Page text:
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The not so known history of the months of the year
January 23, 2023
We all know what the months of the year are because we learn them in kindergarten. But did you know that all month names have a meaning? All the months were named by the Romans in 45 B.C.
The early Roman calendar was introduced by Romulus around 700 B.C. The original months were Martius, Aprilis, Maius, Junius, Quintilis, Sextilis, September, October, November, and December, with the last 6 being named from five, six, seven, eight, nine, and ten.
The calendar we use today was authorized by Pope Gregory XIII and adopted by most Roman Catholic countries in 1582. It is called the Gregorian Calendar. Julius Caesar initially implemented the calendar in 46 B.C. but due to a miscalculation in the emperor’s system when measuring the measuring of the solar year, the calendar fell out its sync with the seasons.
January is named after the Roman god Janus. Janus was the god of beginnings and also gates and doors.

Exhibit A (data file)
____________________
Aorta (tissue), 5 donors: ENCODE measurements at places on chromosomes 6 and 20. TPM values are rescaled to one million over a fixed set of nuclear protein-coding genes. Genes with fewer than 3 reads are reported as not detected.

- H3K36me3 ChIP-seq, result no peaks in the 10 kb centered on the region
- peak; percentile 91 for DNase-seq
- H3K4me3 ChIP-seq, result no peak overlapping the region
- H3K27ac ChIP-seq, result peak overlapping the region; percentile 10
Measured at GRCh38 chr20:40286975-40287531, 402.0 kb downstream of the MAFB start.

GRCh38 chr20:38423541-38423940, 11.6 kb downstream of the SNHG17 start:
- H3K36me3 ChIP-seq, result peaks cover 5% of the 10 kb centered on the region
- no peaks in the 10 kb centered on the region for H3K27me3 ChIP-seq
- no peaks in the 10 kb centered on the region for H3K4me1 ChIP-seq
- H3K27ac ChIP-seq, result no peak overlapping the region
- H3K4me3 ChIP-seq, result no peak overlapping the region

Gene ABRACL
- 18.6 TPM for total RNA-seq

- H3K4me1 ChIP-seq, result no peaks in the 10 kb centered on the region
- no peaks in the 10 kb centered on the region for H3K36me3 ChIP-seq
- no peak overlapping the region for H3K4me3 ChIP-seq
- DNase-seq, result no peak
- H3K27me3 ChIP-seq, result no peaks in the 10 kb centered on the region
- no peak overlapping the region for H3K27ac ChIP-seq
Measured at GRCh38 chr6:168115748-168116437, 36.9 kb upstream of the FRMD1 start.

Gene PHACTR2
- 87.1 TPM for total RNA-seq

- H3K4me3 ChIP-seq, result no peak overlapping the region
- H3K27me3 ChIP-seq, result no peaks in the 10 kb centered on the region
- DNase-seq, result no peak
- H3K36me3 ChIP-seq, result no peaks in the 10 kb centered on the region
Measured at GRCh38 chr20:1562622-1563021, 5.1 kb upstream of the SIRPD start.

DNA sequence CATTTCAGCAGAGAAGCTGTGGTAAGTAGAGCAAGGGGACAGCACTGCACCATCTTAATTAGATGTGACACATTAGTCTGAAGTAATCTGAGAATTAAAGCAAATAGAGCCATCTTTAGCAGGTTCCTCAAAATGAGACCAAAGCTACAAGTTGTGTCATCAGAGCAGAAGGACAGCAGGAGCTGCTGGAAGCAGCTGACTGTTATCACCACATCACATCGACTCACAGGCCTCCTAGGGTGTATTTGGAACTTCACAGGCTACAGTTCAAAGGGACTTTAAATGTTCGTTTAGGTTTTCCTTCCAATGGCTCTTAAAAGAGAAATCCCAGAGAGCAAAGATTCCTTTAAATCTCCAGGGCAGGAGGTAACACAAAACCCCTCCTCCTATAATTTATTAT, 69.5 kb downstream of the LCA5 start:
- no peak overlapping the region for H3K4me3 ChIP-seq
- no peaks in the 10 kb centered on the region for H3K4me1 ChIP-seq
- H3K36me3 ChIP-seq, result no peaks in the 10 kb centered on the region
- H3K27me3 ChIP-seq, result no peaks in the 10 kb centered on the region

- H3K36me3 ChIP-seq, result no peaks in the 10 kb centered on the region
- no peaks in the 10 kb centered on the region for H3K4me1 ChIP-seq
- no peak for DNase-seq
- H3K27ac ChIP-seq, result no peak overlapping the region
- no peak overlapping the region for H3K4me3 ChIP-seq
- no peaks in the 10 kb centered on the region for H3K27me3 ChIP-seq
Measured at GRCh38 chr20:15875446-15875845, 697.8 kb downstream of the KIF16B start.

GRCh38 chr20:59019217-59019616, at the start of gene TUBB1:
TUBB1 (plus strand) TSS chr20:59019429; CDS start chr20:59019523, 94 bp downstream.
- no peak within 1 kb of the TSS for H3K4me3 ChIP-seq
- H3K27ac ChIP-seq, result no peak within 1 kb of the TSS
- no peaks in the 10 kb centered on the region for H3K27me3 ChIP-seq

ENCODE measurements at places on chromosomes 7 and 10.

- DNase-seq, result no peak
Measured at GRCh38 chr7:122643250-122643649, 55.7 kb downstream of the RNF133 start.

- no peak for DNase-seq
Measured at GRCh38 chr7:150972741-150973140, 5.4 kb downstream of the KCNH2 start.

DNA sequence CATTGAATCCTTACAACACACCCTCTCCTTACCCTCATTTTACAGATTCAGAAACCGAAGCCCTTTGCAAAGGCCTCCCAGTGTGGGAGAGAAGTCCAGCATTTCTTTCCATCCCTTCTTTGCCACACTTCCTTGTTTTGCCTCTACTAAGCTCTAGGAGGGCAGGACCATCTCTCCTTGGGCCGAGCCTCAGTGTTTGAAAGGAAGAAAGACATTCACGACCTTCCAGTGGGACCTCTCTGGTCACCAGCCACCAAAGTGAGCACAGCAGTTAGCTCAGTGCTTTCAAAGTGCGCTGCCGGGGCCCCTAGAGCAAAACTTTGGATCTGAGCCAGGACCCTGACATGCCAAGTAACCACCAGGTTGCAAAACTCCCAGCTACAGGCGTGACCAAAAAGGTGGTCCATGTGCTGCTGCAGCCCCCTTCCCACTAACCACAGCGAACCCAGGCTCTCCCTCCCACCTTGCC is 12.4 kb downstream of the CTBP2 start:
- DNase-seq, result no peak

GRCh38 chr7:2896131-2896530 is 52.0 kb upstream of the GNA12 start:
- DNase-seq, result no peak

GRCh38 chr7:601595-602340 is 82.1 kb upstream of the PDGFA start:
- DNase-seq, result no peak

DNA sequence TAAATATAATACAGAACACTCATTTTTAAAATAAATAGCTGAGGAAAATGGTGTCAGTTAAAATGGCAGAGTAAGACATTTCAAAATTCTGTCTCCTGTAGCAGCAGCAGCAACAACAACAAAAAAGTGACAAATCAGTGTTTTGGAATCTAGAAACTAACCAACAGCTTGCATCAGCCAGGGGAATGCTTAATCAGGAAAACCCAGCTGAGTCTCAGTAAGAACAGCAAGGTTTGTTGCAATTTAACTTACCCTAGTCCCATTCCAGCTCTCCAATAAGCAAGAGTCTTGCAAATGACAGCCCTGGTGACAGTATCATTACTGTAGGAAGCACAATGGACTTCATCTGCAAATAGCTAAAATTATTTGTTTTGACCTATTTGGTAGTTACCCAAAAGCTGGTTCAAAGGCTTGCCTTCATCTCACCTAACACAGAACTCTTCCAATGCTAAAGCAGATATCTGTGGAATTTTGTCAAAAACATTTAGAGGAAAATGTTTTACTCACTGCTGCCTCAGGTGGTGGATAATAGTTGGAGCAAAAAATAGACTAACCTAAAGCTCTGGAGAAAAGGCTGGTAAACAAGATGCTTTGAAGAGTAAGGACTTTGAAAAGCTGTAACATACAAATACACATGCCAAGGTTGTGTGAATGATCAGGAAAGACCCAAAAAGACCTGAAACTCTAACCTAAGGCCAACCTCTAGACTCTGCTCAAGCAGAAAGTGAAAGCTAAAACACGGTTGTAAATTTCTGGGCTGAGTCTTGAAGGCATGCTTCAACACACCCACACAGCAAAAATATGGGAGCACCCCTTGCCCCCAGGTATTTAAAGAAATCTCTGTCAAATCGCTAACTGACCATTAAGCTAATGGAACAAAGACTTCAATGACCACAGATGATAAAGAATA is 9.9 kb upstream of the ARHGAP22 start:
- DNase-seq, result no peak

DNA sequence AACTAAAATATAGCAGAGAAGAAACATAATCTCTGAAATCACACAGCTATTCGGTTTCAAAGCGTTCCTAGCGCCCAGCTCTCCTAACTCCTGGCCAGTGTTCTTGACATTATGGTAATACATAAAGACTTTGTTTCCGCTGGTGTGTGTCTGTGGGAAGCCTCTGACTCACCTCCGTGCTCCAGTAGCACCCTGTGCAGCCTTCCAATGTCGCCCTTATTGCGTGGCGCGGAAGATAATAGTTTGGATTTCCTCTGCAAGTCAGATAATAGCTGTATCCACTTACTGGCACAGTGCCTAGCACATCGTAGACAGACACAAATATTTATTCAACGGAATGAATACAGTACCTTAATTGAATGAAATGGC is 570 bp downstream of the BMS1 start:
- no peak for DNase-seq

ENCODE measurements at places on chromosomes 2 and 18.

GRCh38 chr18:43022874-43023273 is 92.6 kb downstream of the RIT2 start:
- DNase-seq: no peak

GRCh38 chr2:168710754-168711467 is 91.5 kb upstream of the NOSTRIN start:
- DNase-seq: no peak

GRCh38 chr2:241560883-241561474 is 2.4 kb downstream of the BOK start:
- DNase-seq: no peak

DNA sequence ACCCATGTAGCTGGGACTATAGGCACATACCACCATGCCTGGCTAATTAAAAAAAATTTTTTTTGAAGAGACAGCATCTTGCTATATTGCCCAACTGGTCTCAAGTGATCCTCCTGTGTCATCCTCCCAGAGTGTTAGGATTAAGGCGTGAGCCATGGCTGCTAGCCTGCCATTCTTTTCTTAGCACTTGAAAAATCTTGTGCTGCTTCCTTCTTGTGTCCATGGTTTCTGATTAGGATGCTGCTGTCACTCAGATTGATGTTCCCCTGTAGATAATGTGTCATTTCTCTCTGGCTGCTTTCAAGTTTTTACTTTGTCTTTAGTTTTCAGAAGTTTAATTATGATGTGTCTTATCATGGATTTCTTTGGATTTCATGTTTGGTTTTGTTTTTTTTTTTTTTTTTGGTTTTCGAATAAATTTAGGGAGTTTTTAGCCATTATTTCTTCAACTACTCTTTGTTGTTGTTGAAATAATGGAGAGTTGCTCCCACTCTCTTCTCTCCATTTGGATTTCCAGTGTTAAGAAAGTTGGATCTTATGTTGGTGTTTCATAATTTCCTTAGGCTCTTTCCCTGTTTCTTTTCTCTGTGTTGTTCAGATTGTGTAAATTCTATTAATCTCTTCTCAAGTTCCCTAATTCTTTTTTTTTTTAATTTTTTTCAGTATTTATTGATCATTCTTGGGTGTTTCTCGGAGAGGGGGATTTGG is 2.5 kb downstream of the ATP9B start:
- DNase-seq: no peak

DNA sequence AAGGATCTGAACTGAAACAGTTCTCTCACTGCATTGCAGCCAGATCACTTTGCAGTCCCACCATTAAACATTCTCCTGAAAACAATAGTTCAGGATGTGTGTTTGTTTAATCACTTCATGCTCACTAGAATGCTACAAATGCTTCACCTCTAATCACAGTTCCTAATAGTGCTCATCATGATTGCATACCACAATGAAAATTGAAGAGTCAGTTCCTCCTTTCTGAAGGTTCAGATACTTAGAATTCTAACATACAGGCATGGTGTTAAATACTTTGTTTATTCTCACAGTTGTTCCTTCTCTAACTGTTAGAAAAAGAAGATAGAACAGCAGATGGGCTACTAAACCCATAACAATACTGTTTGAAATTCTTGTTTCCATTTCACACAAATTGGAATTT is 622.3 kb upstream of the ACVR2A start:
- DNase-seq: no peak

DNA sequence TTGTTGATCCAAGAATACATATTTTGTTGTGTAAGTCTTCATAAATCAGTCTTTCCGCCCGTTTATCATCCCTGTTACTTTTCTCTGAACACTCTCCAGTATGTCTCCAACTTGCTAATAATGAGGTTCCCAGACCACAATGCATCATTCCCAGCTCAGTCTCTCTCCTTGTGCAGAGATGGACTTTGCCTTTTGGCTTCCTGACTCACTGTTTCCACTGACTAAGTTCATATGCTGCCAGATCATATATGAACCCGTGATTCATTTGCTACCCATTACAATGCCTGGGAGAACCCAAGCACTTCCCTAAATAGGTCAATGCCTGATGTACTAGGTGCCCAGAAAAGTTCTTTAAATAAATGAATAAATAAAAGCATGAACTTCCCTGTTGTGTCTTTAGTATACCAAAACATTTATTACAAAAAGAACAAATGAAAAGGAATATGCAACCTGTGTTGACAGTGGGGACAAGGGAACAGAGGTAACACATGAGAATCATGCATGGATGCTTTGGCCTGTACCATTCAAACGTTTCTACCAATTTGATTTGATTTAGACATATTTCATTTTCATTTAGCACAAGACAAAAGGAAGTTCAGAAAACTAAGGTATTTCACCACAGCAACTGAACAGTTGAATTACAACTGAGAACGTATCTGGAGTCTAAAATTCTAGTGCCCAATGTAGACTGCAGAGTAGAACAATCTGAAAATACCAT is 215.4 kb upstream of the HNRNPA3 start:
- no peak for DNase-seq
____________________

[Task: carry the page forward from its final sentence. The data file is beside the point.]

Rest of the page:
February is named after the Roman festival of purification, Februalia. It was a time period when sins were atoned for by doing sacrifices.
March was named after the Roman god of war, Mars. It was the month when active military campaigns resumed.
April was named after the Latin word aperire which means “to open” because of how flowers would open and blossom in spring.
May was named after the Greek goddess Maia. Her Roman version was was Bona Dea, who was the goddess of chastity and fertility and whose festival was in May.
June was named after the goddess Juno. She was the goddess of marriage and childbirth and was the wife of the king of gods, Jupiter.
July was named after Julius Caesar in 44 B.C. In the early Roman calendar, it was called Quintilis, Latin for “fifth month” indicating its original position.
August was named after the first Roman emperor Augustus Caesar in 8 B.C. Its original name was Sextilus, Latin for “sixth month” indicating its original place on the yearly calendar.
September comes from the term septem which is Latin for seven. It was the seventh month in the early Roman calendar.
October was deprived of octo, Latin for 8. October also meant that it was the eighth month in the original Roman calendar.
November comes from the Latin word “novem”, meaning 9. It also indicates where it was on the original calendar.
December was the tenth month of the early Roman calendar. Decem is also Latin for ten.